Is anyone else yearning for a good old-fashioned summer thunderstorm? As we move in to what is traditionally the most thunderstorm-prone month – the Met Office average for this area is three days of thunder – you would be forgiven for thinking that we have plenty to look forward to.
It was George II who some time during the 1730s apparently characterised the British summer by saying that it was ‘three fine days and a thunderstorm’.
The reality these days, at least in this part of the country, is quite different. Yes, brief fine spells do still break down – but the classic stormy nights I can remember being kept awake by when I was a lad in the Eighties are now a distant memory. A look back through the records shows that our most thundery month happened in June 1982, when thunder was heard on 13 days. On the 2nd a woman was killed after being struck by lightning while walking in a park in Willesden. More storms followed over the next couple of days and there were three more deaths in the UK caused by lightning. One thunderstorm over Loughton flooded 200 houses, some up to the ground-floor ceiling and at least 12 properties were struck by lightning. One observer recorded 79mm of rain, one and a half times the monthly average, in 90 minutes.
Despite a couple of instances of good potential for thunder this past month has been, so far, completely thunder-free, with all the activity passing well to our east. On June 20-21, there were 235,809 lightning strikes in 24hrs over Germany. To put that into perspective the UK, on a typical ‘thunder day’ in summer, receives up to 10,000 ground strikes although the exceptional day of 24 July 1994 produced 85,000 ground strikes.
So what is the potential for thunder in July? Looking back at Wanstead and the surrounding area’s local records the average number of days that thunder was recorded works out as 3.5 – though some years thunder occurred considerably more than others. But to get thunderstorms first we need the ingredients. The classic scenario happens at the end of a short heatwave, a cold front advancing from the west undercuts hot and humid air that has been in occupation for two or three days. If there is sufficient moisture in the upper atmosphere, cumulonimbus clouds will bubble upwards to the base of the stratosphere, and thunderstorms will soon follow.
Apart from the first couple of unsettled days at the beginning of July the above scenario looks unlikely to happen at least in the first half of the month. The North Atlantic Oscillation is predicted to stay positive into July – this spells good news for us as it suggests that the Azores high will dominate our weather, bringing lots of fine and dry conditions. With the jet stream and westerlies being kept just north of Scotland, temperatures should be average to slightly above. It is possible that the high could further dominate as the month goes on. But it is also possible that pressure will start to fall after around the middle of the month. Though it is impossible to predict in detail perhaps a date of around 20th would be the most likely for thunder?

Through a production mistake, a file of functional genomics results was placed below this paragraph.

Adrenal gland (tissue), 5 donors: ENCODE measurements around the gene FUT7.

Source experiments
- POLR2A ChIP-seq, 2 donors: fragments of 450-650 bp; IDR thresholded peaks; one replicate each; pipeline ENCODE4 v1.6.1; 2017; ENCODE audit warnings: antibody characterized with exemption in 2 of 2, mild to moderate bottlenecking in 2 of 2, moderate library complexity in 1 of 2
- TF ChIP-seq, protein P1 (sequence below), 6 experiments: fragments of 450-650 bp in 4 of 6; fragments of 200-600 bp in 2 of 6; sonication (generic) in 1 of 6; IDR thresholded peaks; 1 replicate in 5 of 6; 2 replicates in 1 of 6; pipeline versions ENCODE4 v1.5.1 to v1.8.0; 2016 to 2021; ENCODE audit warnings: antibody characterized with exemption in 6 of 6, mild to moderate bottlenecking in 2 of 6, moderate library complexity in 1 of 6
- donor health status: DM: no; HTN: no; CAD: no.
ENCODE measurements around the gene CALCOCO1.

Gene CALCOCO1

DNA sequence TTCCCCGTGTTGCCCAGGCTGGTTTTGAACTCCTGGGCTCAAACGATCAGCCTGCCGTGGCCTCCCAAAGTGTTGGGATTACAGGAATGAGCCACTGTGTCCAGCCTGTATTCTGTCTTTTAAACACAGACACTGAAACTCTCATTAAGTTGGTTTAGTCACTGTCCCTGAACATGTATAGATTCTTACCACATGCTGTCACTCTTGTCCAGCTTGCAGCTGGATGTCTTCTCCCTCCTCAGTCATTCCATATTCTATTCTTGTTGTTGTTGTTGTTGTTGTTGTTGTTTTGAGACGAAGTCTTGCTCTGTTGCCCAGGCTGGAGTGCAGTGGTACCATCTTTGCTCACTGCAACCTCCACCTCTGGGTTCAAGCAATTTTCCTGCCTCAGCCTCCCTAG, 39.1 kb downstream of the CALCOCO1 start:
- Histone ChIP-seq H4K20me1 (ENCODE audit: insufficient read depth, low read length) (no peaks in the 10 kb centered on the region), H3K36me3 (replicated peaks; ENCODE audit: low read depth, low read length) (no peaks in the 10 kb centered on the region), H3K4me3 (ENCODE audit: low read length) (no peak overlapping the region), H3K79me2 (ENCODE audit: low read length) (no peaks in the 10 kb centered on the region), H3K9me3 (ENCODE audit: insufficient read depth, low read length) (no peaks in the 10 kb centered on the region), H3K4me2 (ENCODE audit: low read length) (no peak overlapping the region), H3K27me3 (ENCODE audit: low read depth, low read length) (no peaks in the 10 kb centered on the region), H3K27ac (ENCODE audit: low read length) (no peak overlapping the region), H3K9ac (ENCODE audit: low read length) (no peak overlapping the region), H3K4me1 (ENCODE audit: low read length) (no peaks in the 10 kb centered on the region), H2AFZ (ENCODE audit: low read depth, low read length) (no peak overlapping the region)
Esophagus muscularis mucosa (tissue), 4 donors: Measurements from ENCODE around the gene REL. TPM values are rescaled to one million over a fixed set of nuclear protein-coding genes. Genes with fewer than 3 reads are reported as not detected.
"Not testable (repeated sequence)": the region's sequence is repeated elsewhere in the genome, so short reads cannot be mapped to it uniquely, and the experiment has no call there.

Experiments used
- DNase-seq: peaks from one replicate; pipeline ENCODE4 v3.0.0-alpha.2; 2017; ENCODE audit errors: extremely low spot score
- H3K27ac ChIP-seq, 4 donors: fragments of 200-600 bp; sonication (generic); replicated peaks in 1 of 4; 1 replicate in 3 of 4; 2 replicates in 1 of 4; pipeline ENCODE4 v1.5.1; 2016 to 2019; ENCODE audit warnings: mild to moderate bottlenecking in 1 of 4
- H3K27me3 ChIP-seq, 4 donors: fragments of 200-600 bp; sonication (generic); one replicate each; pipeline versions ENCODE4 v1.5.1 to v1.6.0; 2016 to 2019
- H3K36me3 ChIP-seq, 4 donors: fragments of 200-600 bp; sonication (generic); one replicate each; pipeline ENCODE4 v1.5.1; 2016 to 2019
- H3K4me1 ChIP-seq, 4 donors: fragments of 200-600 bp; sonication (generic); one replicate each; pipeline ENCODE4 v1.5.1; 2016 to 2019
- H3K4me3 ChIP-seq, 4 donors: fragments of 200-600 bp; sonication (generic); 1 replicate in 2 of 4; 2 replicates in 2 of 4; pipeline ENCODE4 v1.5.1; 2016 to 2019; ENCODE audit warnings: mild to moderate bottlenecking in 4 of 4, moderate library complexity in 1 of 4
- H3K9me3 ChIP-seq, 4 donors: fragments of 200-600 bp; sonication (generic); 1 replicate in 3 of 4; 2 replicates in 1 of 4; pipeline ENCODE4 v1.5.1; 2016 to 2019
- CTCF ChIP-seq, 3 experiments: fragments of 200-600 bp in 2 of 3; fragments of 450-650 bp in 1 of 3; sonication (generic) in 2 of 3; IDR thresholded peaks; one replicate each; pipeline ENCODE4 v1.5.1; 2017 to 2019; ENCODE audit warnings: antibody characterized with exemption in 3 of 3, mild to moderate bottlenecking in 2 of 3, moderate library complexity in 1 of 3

It is too soon to say if the recent trend for a paucity of thunderstorms is just a blip. It could just be another typical variation of the British weather and we will shortly see an upturn in summer thunderstorm activity.
4 thoughts on “Whatever happened to proper summer thunderstorms?”
Great post, thanks! Your post hints that we are getting less thunder than in previous years … do you think this is so (and why)? The last warm plume could so easily have produced super storms but they all ran further SE and up the N Sea. It was an extremely close thing! http://rgsweather.files.wordpress.com/2013/06/19-06-2013-06-55-47.png
Before last July thunder events were much rarer than previously. There were six thunder events last July though most were just a rumble or two of distant thunder – nothing like the events of 1982 and other years of that decade. From the publications I have read the current situation is at odds with what the Intergovernmental Panel of Climate Change told us to expect in terms of hotter, drier summers broken down by intense thunderstorms. Instead we have had a run of relatively cool, wet summers with few intense storms. It could just be a natural variation of our climate and just bad / good luck, depending on you view, that we have had a calm run without storms.
Another factor to consider is that the incidents of thunder in Scotland has increased the last few years. Is this a result of the buckling jet stream? The near miss of earlier this month, when the models said thunder was a fairly sure thing, makes it more intriguing. There is a lot we still have to learn about the behaviour of the development of thunderstorms
Many thanks for this… v interesting stuff, esp Scotland’s increase in Ts activity: higher latitudes generally get less Ts due to thinner troposphere (?). Reykjavik has little thunder recorded, for example, but has experienced more in recent years, even as early as April. Pinning down Ts seems fraught with difficulty: the high CAPES and low Lifted Index forecast on 48hr runs during the warm plume earlier this month simply dissolved into nothing on the 00Z runs on the day (if u see what I mean!). Thanks again, v informative.